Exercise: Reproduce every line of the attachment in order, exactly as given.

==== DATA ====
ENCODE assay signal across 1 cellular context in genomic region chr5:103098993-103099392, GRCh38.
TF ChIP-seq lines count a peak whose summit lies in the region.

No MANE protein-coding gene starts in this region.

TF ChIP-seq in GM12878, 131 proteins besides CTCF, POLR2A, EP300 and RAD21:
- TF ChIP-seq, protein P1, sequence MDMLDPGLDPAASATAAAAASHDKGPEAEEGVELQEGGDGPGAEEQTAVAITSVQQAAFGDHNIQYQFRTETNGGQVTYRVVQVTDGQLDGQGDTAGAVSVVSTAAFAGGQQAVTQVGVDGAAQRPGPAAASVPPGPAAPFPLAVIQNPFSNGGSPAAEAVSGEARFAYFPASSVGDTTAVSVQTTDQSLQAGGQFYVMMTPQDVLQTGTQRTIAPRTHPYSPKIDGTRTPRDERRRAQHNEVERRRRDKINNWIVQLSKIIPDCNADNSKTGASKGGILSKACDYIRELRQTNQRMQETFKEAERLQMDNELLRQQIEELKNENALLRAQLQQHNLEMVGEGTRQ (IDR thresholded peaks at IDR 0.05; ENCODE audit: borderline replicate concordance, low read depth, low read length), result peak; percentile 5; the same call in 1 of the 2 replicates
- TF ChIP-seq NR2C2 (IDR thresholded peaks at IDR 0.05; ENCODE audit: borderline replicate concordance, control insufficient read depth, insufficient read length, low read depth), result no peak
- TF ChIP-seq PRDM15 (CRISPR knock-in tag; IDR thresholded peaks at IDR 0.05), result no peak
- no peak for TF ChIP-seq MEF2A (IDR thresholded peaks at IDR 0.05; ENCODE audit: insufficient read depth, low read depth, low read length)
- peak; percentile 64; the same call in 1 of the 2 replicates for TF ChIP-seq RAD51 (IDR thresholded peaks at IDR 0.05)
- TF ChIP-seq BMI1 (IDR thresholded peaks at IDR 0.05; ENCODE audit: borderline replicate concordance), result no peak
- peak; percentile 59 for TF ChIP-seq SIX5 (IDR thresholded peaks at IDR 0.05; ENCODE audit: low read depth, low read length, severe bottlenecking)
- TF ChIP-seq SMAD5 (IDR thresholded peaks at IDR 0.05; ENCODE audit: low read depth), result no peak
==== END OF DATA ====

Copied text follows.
ENCODE assay signal across 1 cellular context in genomic region chr5:103098993-103099392, GRCh38.
TF ChIP-seq lines count a peak whose summit lies in the region.

No MANE protein-coding gene starts in this region.

TF ChIP-seq in GM12878, 131 proteins besides CTCF, POLR2A, EP300 and RAD21:
- TF ChIP-seq, protein P1, sequence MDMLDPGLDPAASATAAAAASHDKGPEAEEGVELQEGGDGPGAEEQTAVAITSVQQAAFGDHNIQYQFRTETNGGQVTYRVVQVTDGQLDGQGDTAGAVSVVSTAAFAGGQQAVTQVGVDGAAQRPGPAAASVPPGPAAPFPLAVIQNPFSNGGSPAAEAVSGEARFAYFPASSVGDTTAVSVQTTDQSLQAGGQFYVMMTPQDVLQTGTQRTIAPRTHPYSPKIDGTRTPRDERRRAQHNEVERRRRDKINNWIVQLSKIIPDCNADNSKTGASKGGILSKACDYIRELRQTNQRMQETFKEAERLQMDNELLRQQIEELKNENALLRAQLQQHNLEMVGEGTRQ (IDR thresholded peaks at IDR 0.05; ENCODE audit: borderline replicate concordance, low read depth, low read length), result peak; percentile 5; the same call in 1 of the 2 replicates
- TF ChIP-seq NR2C2 (IDR thresholded peaks at IDR 0.05; ENCODE audit: borderline replicate concordance, control insufficient read depth, insufficient read length, low read depth), result no peak
- TF ChIP-seq PRDM15 (CRISPR knock-in tag; IDR thresholded peaks at IDR 0.05), result no peak
- no peak for TF ChIP-seq MEF2A (IDR thresholded peaks at IDR 0.05; ENCODE audit: insufficient read depth, low read depth, low read length)
- peak; percentile 64; the same call in 1 of the 2 replicates for TF ChIP-seq RAD51 (IDR thresholded peaks at IDR 0.05)
- TF ChIP-seq BMI1 (IDR thresholded peaks at IDR 0.05; ENCODE audit: borderline replicate concordance), result no peak
- peak; percentile 59 for TF ChIP-seq SIX5 (IDR thresholded peaks at IDR 0.05; ENCODE audit: low read depth, low read length, severe bottlenecking)
- TF ChIP-seq SMAD5 (IDR thresholded peaks at IDR 0.05; ENCODE audit: low read depth), result no peak